TWO: The UK’s trade deficit with the rest of the world shrank from £4.3 billion in June to £1.5 billion in July.  Particularly pleasing was the fall in the goods trade deficit from £10.1 billion to £7.1 billion, helped by a 9.3 per cent rise in exports. Might the great rebalancing of the UK be underway at last?

THREE:  The 2.2% month-on-month rise in construction output in July provides a modest lift to third quarter growth prospects. It suggests, says Global Insight economist Howard Archer, that construction output will not be the major drag on GDP that it was through the first half of 2012. It opens up the possibility that the sector may even be able to achieve expansion over the third quarter.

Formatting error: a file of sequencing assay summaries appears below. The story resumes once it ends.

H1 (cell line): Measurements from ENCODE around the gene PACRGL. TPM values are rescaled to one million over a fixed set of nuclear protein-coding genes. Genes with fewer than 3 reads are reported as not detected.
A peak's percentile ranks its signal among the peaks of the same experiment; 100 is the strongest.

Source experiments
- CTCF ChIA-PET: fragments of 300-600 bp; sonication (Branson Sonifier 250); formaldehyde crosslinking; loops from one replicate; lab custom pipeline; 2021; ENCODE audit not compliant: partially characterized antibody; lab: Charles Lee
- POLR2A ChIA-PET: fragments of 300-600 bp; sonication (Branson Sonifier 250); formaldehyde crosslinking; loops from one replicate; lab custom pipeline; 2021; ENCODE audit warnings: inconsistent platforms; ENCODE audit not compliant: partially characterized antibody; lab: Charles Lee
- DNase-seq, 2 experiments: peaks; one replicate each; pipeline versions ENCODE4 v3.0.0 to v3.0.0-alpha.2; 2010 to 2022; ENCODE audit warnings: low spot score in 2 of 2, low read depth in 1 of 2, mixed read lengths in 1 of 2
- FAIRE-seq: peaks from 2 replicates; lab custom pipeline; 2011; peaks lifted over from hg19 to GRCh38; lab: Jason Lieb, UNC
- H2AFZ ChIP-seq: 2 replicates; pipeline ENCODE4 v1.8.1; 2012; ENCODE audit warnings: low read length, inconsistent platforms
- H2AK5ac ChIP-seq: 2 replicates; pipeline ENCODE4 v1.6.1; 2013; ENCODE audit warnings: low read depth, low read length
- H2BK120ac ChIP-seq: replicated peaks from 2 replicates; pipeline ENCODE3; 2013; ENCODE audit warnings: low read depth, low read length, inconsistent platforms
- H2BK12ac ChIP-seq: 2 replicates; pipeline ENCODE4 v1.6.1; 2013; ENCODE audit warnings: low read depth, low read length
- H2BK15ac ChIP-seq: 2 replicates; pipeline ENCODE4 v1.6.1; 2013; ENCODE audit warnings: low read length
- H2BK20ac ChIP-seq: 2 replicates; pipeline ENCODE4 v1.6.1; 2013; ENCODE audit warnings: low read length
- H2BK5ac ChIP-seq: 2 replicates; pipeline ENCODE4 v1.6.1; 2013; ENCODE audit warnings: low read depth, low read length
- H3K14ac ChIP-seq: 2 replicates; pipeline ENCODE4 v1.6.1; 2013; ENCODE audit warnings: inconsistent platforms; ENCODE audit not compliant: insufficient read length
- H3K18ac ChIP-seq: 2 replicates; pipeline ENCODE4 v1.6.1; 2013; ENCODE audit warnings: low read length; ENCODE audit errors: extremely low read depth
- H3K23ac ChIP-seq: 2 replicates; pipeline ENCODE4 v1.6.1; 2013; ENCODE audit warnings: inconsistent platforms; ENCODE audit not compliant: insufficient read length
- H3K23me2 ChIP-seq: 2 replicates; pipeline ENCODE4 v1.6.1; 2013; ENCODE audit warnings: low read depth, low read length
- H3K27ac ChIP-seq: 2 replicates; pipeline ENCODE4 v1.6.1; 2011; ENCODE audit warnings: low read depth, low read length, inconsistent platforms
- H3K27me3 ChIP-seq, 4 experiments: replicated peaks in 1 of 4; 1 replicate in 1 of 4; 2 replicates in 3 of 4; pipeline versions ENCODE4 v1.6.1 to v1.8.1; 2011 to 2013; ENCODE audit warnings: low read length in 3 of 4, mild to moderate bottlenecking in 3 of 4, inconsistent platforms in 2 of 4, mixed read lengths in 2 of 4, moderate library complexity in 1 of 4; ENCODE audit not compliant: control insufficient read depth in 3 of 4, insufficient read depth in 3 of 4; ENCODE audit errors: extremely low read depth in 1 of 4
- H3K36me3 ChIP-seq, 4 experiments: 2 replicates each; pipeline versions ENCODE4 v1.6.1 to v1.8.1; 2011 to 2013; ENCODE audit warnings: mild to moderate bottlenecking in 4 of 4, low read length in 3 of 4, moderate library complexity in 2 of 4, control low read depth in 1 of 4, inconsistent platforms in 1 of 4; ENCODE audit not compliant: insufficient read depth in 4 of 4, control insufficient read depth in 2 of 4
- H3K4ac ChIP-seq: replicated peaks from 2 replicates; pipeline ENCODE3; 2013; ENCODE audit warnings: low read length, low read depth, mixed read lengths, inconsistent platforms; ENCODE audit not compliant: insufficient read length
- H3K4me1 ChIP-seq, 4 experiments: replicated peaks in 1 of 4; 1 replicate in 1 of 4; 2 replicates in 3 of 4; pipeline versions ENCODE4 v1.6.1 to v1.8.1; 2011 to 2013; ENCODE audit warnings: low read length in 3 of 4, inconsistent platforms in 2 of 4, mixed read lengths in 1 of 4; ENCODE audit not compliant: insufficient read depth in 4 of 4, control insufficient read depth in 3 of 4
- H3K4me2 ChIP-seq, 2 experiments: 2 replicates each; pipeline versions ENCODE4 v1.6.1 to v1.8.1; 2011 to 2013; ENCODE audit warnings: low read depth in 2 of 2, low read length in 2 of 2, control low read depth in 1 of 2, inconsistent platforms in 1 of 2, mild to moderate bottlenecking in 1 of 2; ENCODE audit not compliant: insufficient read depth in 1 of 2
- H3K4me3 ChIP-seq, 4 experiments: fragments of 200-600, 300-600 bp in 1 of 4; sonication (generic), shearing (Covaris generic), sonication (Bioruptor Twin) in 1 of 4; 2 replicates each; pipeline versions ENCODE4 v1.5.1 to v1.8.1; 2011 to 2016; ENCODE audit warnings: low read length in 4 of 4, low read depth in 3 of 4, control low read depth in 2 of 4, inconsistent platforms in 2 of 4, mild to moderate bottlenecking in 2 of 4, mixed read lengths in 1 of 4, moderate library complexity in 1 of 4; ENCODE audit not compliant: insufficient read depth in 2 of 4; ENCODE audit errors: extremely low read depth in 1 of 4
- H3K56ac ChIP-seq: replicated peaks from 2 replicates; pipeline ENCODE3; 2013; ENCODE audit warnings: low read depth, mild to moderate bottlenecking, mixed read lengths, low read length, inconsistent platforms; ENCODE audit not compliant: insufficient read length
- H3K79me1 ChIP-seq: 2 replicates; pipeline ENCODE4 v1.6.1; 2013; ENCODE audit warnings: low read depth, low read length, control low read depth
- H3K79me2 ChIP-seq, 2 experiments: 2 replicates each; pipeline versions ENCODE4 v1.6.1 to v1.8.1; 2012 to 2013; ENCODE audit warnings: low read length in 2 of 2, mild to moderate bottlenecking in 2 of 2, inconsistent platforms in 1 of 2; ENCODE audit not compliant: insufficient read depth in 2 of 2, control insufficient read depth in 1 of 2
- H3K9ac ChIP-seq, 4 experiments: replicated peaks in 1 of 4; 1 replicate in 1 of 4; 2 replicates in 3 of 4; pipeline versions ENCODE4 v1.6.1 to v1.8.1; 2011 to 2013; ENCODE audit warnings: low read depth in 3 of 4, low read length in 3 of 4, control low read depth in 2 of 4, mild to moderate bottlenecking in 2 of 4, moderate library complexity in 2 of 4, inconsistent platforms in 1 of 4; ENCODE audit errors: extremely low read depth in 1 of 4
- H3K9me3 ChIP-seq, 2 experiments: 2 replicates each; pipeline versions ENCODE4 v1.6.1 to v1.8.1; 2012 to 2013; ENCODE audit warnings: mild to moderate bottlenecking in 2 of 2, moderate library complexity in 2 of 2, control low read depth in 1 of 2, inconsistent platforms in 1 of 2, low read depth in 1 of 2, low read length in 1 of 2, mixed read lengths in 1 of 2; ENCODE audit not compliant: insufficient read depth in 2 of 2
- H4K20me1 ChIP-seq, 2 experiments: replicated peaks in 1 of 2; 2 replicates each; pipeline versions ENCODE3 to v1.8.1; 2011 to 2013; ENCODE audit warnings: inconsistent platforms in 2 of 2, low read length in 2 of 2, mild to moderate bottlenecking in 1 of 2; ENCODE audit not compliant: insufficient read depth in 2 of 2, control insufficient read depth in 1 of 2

Looking further ahead, the fall in inflation in recent months means that households should begin to enjoy a rise in real incomes next year. The Centre for Economics and Business Research calculates that poorer households with incomes should see a 1.5 per cent rise in their incomes; middle income households should see 1 per cent and richer households 0.7 per cent.

Arguably most important of all in the past week have been the announcements of the US Federal Reserve and the European Central Bank on major steps towards further monetary easing.  The US Fed has committed to buying £$40 billion of mortgage debt a month until there is a sustainable recovery underway, and the ECB has been given the green light (albeit with conditions) by the German Constitutional Court for operations to stabilise Spanish and Italian government bonds.